New Water By-law
On Wednesday, October 28, 2015, City Council approved the Water and Waste Department's recommendation to enact a Water By-law 107/2015 to replace the existing water by-law, which has been in effect since 1973. The start date for the new Water By-law is January 1, 2016.
The new Water By-law will continue to regulate the operation of the City's waterworks system by clearly outlining the requirements and responsibilities for all stakeholders. The waterworks system includes: water mains, valves, fire hydrants, water service pipes, water meters and backflow preventers.
Generally, the new by-law will impact anyone who is connected or works on the City's waterworks system including property owners, occupants, builders, consultants, licensed water contractors, licensed plumbers and licensed backflow preventer testers. Certain parts of the by-law will impact some more than others. Please see the frequently asked questions and responses below.
The existing Water Works By-law No. 504/73 has not been updated since it was enacted in 1973, although amendments have been adopted. Winnipeg's waterworks has evolved since then and the Water By-law must evolve too.
In revising the City's Water By-law, we had several goals in mind, including:
- enhancing the protection of public health
- strengthening measures to protect the City's waterworks system
- safeguarding the high quality of our drinking water
- adding clarity to the enforcement sections of this by-law
- increasing penalties for by-law violations
- making the by-law easier to understand
- ensuring the by-law is consistent with The City of Winnipeg Charter and provincial drafting styles
The new Water By-law includes the following key features:
- clarifies City's authorization to shut off water supply to a property (with and without notice)
- clearly outlines responsibilities and requirements for non-conforming water service pipes
- includes requirements for more buildings to protect against contamination by installing backflow preventers (premises isolation)
- clarifies use of public and private fire hydrants
- adds and clarifies requirements for water meters and water charges
- revises the penalty structure for by-law violations
The new Water By-law does not regulate the City's drinking water quality. This is regulated by Manitoba Health and Manitoba Conservation and Water Stewardship. If you would like to know more about our water quality, visit City's drinking water quality.
The new Water By-law does enhance the protection of public health with measures that prevent, control and minimize disturbances in the waterworks system that could cause water quality issues.
Yes, the City initiated a public engagement and consultation process in November 2014 to highlight key features and encourage feedback on the new Water By-law. Public feedback was collected from November 10, 2014 until January 16, 2015.
Yes, but water rates, fees and charges are not regulated in the new Water By-law. Water rates, fees and charges will continue to be set out in the Fees and Charges Schedule and approved by City Council.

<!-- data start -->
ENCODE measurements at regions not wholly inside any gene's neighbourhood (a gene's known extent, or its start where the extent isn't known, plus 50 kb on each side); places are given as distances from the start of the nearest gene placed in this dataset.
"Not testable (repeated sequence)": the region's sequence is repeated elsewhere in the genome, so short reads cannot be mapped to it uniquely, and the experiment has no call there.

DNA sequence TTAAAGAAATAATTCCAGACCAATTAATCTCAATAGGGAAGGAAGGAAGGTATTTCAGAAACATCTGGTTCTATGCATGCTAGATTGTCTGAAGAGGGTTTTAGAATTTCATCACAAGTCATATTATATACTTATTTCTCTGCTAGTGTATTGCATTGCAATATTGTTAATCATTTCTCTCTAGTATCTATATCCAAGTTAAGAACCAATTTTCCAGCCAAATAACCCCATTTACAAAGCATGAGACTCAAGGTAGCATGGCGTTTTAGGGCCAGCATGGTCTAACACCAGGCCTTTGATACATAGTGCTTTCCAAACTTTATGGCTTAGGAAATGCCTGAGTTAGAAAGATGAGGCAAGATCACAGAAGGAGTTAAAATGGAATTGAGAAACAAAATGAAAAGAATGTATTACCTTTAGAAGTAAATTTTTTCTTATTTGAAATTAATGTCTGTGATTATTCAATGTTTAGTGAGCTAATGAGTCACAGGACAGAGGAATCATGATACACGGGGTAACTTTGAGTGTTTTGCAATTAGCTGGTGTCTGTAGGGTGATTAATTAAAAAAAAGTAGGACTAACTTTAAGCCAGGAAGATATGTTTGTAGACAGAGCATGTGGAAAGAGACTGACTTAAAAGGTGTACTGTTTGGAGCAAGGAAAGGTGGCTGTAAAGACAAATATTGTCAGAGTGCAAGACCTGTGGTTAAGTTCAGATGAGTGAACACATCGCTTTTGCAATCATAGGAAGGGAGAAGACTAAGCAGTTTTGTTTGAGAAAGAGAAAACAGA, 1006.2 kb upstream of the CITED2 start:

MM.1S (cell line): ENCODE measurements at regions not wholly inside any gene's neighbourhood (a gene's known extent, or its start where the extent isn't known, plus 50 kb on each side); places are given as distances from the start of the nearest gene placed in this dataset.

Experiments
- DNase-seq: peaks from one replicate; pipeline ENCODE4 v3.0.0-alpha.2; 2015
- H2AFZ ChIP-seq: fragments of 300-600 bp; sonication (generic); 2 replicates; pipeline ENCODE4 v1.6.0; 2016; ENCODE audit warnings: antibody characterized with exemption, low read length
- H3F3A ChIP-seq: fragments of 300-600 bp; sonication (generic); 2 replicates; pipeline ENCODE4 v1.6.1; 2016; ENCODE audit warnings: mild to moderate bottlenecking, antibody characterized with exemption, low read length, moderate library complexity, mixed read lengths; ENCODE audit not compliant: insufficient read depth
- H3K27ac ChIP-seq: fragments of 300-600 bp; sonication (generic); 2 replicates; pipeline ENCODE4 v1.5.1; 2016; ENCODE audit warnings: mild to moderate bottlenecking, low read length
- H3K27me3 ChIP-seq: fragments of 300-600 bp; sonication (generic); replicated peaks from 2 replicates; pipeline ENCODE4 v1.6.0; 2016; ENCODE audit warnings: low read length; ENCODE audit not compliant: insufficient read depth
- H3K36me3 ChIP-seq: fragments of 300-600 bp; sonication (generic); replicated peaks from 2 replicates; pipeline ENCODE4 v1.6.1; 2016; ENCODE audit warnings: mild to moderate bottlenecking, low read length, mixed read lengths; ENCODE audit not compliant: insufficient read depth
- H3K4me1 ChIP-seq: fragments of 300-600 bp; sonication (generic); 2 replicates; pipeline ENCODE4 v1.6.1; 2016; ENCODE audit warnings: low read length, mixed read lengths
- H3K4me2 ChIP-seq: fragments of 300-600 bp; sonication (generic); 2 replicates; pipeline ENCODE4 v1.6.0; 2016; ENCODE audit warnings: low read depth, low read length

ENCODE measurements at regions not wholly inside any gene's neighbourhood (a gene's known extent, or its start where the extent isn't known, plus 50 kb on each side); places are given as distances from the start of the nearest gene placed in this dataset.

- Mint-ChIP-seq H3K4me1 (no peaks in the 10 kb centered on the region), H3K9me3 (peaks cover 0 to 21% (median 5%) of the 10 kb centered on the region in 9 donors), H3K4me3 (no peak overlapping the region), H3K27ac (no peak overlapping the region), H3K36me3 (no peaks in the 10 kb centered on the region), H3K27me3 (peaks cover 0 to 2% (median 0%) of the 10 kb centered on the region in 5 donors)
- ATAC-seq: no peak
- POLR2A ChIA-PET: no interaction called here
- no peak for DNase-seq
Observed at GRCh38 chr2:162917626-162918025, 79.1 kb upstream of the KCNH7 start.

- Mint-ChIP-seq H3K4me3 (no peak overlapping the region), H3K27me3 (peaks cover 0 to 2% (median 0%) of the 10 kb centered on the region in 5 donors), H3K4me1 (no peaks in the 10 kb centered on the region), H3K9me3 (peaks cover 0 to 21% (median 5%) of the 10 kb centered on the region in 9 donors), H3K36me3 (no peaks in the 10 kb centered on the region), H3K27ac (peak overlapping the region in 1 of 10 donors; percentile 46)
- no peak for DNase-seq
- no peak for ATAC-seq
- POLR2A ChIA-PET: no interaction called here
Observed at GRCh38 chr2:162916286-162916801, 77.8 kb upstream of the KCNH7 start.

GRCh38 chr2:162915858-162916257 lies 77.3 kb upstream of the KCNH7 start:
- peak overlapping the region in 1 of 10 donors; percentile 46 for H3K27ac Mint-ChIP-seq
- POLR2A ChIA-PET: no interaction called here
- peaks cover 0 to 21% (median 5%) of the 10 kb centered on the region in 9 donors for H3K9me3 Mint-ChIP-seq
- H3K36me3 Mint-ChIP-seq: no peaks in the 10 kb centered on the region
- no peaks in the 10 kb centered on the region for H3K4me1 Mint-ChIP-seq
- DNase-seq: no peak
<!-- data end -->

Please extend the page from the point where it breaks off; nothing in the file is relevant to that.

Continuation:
For more information on the Fees and Charges Schedule, please visit Fees & Charges.
Premises isolation is the installation of a device that prevents water from a building from flowing back into the City's drinking water system. Water usually flows in one direction, from the City's drinking water system to the pipes in a building. When water flows in the opposite direction, it can contaminate either the drinking water within the building or the City's drinking water system.
The Drinking Water Safety Act mandates water system owners, such as the City, to protect the public drinking water system, from source to tap. In order to protect the public, premises isolation is enforced as a key line of defense in protecting the public drinking water system.
For more information, please refer to preventing backflow.
When the new Water By-law comes into effect on January 1, 2016, the City plans to implement the premises isolation requirements in a phased approach based on the degree of risk and the protection of the City's waterworks system. The City will provide a reasonable time frame for compliance.
Financial impacts to the business property owner include:
- the cost of installing an approved backflow prevention device, estimated in the range of $2,000 and $10,000 per device, and sometimes greater depending on the situation,
- annual testing of each device, estimated at $150 and up, depending on the number of devices.
Yes, a new fine structure has been established. Fine amounts have been increased and are based on:
- threat to public health
- theft of water
- water by-laws in other Canadian cities
There are two types of fines, specific and default. Specific fines are for specific offences set in the by-law. Where no specific fine has been set out, a default fine can be applied.
Specific fines in the new Water By-law:
- range from $250 to $500
- include a discounted amount for payment within 15 days
Default fines in the new Water By-law range from:
- $1,000 to $50,000 for a first offence
- $5,000 to $100,000 for a second offence
- $10,000 to $250,000 for a third offence
- the type of violation
- the severity of the violation
- the contravention history of the violator
The Judicial Justice of the Peace who presides at prosecution would determine and impose the fine.